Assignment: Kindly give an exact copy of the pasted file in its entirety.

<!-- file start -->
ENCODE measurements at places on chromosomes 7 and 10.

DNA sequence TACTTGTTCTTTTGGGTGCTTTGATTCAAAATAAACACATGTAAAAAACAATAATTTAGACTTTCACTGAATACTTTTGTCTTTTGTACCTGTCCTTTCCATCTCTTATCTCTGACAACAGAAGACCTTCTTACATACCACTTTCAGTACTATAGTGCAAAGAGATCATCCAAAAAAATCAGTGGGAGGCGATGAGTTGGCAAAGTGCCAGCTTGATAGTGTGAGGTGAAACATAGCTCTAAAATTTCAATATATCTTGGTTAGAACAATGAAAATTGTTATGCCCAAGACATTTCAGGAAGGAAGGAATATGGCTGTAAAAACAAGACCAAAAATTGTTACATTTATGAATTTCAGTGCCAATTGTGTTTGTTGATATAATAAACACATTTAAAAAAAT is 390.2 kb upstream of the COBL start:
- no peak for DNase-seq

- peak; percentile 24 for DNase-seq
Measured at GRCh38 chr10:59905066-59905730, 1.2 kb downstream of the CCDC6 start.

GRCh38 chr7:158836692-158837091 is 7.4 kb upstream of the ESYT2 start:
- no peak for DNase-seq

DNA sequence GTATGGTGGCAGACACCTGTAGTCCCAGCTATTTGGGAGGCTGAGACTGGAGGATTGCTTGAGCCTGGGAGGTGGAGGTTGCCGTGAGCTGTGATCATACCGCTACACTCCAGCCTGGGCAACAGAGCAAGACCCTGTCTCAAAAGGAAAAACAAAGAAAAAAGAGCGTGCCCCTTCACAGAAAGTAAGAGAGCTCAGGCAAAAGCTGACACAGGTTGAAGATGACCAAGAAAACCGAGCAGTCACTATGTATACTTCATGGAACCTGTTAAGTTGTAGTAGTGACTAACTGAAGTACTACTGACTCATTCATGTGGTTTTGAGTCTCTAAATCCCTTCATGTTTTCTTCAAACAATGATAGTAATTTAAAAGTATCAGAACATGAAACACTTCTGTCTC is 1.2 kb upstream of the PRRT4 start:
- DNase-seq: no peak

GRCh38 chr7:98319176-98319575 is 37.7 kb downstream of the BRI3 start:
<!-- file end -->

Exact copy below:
ENCODE measurements at places on chromosomes 7 and 10.

DNA sequence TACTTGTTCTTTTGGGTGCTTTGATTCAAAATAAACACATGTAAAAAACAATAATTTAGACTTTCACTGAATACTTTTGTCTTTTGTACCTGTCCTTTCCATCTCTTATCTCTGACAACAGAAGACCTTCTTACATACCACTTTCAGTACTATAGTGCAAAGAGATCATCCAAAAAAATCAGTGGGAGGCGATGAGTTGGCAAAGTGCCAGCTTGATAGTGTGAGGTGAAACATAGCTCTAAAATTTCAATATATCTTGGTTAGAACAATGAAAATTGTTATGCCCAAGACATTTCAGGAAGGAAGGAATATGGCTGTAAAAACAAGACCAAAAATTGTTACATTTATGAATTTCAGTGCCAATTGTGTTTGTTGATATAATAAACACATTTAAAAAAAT is 390.2 kb upstream of the COBL start:
- no peak for DNase-seq

- peak; percentile 24 for DNase-seq
Measured at GRCh38 chr10:59905066-59905730, 1.2 kb downstream of the CCDC6 start.

GRCh38 chr7:158836692-158837091 is 7.4 kb upstream of the ESYT2 start:
- no peak for DNase-seq

DNA sequence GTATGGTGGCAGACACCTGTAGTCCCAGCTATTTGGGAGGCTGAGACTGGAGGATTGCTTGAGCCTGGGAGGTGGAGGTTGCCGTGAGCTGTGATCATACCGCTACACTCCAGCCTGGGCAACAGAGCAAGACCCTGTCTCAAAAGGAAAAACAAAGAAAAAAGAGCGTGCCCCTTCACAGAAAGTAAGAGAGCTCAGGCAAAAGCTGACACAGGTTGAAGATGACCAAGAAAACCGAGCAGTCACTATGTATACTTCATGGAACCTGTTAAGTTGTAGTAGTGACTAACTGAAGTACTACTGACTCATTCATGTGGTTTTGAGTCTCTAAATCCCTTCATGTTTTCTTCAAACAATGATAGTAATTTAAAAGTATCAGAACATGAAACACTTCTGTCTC is 1.2 kb upstream of the PRRT4 start:
- DNase-seq: no peak

GRCh38 chr7:98319176-98319575 is 37.7 kb downstream of the BRI3 start: